Is this a democracy or a council cover up?

A LEADING councillor says 'taxpayers have a right to know' about misconduct charges against a highly paid council director and is amazed it was not going to be made public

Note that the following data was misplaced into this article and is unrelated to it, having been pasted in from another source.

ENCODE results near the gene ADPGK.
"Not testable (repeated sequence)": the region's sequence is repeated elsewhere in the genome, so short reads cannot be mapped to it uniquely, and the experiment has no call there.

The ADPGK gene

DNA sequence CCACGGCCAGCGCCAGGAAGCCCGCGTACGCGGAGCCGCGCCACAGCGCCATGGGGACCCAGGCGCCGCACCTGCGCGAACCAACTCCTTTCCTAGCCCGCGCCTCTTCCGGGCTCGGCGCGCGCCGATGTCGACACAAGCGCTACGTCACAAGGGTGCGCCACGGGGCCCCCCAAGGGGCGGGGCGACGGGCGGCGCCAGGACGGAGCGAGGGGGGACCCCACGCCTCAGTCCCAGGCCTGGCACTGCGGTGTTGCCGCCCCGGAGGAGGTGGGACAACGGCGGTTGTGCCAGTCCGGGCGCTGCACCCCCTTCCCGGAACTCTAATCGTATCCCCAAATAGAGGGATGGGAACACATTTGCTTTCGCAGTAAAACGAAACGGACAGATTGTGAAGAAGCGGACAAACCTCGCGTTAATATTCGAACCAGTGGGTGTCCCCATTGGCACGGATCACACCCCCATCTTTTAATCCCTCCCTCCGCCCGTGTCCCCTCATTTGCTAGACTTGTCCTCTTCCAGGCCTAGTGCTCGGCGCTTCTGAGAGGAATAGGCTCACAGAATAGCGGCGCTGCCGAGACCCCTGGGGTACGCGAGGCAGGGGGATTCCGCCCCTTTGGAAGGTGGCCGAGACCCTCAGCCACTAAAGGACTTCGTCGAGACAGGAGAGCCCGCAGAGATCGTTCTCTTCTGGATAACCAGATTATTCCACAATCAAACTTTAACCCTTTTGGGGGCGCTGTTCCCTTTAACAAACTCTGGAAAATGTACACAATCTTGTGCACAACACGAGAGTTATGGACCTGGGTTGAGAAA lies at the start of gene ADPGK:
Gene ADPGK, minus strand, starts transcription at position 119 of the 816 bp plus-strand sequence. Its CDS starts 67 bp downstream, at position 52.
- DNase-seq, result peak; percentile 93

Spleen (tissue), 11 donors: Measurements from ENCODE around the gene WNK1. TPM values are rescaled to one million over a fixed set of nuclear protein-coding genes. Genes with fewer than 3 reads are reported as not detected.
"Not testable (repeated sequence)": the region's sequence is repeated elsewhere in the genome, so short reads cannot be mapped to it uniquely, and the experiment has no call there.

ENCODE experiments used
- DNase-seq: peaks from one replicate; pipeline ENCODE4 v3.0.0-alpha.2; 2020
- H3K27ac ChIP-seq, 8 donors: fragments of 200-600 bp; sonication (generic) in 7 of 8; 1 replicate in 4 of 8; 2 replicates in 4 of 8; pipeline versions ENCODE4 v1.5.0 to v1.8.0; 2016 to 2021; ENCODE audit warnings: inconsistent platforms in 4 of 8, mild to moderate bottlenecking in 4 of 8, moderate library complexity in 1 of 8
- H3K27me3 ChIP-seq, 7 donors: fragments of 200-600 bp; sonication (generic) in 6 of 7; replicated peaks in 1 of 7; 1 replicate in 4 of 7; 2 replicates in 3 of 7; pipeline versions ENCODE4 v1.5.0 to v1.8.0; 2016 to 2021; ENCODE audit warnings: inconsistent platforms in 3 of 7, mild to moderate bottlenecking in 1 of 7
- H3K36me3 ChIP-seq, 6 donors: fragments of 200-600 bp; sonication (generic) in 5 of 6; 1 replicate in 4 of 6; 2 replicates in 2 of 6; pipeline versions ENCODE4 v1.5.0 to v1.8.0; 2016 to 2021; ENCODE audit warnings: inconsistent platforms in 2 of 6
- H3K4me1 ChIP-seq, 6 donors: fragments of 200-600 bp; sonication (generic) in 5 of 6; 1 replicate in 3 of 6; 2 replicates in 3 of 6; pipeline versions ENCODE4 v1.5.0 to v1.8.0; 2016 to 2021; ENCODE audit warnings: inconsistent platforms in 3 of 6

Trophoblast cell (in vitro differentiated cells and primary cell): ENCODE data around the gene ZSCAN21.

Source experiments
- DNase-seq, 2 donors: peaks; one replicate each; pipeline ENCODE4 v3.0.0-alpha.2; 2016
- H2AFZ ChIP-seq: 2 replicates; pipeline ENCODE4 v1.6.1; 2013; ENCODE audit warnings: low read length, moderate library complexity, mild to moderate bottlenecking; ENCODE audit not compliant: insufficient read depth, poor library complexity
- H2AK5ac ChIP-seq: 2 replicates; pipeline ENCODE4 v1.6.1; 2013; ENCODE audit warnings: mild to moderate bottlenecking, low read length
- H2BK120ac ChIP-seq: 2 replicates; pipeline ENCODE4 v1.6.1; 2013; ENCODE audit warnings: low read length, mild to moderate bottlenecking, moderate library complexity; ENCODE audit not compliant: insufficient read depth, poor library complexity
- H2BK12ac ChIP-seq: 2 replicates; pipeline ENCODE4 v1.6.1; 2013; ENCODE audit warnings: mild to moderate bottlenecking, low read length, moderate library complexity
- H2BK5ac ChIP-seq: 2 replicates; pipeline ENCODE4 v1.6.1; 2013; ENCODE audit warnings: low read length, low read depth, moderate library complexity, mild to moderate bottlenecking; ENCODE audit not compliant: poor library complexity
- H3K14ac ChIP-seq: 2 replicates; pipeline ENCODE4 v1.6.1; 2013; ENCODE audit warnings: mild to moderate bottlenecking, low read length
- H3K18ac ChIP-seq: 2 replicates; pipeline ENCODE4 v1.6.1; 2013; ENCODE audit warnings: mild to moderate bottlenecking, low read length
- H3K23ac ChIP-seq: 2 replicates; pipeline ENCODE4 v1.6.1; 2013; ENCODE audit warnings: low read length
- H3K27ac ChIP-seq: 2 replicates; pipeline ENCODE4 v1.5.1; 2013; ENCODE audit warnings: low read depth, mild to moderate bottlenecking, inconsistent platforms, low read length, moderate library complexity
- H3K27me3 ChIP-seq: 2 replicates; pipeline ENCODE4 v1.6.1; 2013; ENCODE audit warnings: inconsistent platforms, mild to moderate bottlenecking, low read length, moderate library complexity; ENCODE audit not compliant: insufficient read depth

A LEADING councillor says 'taxpayers have a right to know' about misconduct charges against a highly paid council director and is amazed it was not going to be made public.The Weston & Somerset Mercury revealed that North Somerset Council's director for children and young people's services Colin Diamond was disciplined over matters that involved taxpayers' money and Cllr Elfan Ap Rees says it should never have been kept confidential.Mr Diamond was brought before a five councillor panel to face charges including that salaries he awarded to two colleagues were too high, that he made an unlawful payment of £10,000, ignored instructions from the chief executive and failed to inform Executive councillors of key decisions.Cllr Ap Rees said: "What are we about? I was a member of the first investigative panel, which considered whether there was a case to answer and was one of the majority who felt there was."Having done that I kept it confidential as requested and waited to discover the outcome. I was astonished to find that whatever the final result it wasn't going to be divulged publicly. Indeed I wouldn't know now had it not been leaked."I feel very strongly taxpayers had a right to know when their money was involved and while it might be embarrassing for the officer concerned perhaps he shouldn't have put himself in that position in the first place."But it gets worse. I was one of the councillors who took up with the Standards Board the role of the Executive member Cllr Peter Kehoe in this matter. "To support the case we asked for copies of emails and correspondence under the Freedom of Information Act in September. Initially officers refused but we did appeal but are still waiting."People out there might ask themselves as I do if this is democracy or a cover up."A North Somerset Council spokesman said: "It is important to be transparent and provide as much information to the public as possible. In disciplinary matters involving individual members of staff however, the law clearly states we must protect their personal information and right of privacy. "It is for these reasons members and officers are instructed personal information must be kept confidential. "The council sought legal advice on this issue and received clear advice it would not be lawful to disclose information about an individual member of staff and to do so could expose the council to financial liability. There may be very exceptional cases when a breach of discipline is so severe public interest overrides the rights of the individual, but this is not the case in this instance.

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